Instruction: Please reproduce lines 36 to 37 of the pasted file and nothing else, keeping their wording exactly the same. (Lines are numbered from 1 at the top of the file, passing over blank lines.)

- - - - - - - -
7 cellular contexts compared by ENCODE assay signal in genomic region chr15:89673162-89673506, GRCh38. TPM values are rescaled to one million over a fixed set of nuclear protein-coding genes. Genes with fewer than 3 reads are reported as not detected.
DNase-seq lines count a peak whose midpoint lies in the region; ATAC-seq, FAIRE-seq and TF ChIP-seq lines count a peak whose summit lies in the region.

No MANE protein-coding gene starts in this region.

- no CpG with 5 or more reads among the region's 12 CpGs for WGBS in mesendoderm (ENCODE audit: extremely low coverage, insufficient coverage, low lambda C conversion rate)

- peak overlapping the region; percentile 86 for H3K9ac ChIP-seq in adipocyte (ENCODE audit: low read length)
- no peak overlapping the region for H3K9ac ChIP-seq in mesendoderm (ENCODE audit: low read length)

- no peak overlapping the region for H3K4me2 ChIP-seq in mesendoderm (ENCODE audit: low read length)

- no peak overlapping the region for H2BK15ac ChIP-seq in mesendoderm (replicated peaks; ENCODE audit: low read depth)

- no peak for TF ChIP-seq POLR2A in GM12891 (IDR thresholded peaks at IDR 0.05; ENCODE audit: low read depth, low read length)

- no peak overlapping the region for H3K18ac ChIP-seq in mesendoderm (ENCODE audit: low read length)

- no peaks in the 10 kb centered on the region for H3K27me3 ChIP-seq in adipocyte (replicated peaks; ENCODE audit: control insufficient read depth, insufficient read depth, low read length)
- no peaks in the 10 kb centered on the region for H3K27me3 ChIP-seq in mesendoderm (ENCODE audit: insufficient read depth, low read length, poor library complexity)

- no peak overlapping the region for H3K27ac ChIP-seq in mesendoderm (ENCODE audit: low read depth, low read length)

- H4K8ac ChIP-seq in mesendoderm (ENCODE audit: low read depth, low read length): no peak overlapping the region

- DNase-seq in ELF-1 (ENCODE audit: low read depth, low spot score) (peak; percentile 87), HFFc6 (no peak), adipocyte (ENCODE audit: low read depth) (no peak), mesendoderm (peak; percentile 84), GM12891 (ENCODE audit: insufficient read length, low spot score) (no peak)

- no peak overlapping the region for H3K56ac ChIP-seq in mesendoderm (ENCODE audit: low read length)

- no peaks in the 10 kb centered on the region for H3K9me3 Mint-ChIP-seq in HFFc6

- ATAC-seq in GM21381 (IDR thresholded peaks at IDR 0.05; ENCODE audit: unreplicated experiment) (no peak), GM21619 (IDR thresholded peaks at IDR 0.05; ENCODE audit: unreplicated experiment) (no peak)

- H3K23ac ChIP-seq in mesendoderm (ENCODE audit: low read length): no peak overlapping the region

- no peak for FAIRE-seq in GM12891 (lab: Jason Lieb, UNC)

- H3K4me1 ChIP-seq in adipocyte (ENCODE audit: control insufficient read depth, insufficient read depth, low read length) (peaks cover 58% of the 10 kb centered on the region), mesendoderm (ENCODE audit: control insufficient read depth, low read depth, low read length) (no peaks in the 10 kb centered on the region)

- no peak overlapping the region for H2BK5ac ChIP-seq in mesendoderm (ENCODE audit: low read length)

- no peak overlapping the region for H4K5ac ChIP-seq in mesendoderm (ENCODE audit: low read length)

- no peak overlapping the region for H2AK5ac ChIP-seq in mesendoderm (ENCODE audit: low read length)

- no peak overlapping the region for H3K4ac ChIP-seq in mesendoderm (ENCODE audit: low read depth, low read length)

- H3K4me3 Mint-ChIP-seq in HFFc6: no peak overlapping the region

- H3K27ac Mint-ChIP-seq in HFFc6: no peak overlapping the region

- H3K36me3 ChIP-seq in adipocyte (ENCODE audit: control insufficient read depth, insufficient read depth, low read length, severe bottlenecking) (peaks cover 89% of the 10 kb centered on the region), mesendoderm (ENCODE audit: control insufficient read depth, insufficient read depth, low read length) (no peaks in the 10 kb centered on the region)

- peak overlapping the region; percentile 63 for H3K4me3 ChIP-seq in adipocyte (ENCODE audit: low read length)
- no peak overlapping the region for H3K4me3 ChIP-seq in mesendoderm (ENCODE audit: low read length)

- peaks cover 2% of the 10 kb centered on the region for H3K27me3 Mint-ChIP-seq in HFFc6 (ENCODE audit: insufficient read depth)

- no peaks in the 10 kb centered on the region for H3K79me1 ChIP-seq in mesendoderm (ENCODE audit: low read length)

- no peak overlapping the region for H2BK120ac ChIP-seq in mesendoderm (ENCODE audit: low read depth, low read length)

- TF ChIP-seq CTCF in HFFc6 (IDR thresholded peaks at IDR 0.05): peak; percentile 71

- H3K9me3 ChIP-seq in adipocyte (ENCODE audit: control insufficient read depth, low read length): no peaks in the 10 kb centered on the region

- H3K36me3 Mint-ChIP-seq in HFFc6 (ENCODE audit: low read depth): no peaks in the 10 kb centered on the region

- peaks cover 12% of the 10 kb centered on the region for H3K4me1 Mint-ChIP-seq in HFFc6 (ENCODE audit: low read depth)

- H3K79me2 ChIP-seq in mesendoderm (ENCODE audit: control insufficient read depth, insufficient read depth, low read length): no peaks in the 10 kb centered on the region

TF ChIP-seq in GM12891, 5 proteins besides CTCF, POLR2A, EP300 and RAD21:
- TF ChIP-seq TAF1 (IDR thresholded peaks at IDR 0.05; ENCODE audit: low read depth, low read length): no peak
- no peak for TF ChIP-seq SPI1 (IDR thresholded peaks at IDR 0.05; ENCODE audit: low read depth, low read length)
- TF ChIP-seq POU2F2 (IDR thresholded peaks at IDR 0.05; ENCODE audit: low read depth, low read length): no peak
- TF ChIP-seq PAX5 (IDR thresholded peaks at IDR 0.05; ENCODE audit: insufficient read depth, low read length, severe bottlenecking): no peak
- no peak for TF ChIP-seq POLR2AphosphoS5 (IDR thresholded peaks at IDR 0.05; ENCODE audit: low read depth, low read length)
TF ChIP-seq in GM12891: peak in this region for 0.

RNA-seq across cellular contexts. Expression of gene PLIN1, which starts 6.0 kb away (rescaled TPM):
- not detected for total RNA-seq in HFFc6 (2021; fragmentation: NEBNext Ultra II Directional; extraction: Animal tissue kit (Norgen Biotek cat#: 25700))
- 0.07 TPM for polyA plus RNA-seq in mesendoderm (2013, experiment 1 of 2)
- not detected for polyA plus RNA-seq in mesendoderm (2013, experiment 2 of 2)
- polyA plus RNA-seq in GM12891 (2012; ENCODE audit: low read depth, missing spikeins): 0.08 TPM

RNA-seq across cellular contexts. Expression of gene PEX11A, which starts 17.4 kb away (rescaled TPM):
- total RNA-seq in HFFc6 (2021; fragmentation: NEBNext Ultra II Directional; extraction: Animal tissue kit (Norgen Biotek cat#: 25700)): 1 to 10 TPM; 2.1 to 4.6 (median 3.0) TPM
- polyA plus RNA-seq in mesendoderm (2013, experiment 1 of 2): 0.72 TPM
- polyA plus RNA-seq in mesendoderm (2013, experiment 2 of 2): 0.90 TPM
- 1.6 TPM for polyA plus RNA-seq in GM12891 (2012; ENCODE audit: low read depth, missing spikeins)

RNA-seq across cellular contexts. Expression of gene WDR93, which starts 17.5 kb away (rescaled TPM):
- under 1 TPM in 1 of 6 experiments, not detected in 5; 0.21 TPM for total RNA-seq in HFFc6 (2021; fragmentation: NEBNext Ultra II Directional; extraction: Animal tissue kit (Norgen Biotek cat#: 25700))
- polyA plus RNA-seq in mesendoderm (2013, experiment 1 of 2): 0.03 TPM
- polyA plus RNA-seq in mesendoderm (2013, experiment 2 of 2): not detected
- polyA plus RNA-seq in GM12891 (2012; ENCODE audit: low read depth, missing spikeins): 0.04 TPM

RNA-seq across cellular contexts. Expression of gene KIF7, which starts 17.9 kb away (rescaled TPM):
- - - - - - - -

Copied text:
- H3K36me3 Mint-ChIP-seq in HFFc6 (ENCODE audit: low read depth): no peaks in the 10 kb centered on the region

- peaks cover 12% of the 10 kb centered on the region for H3K4me1 Mint-ChIP-seq in HFFc6 (ENCODE audit: low read depth)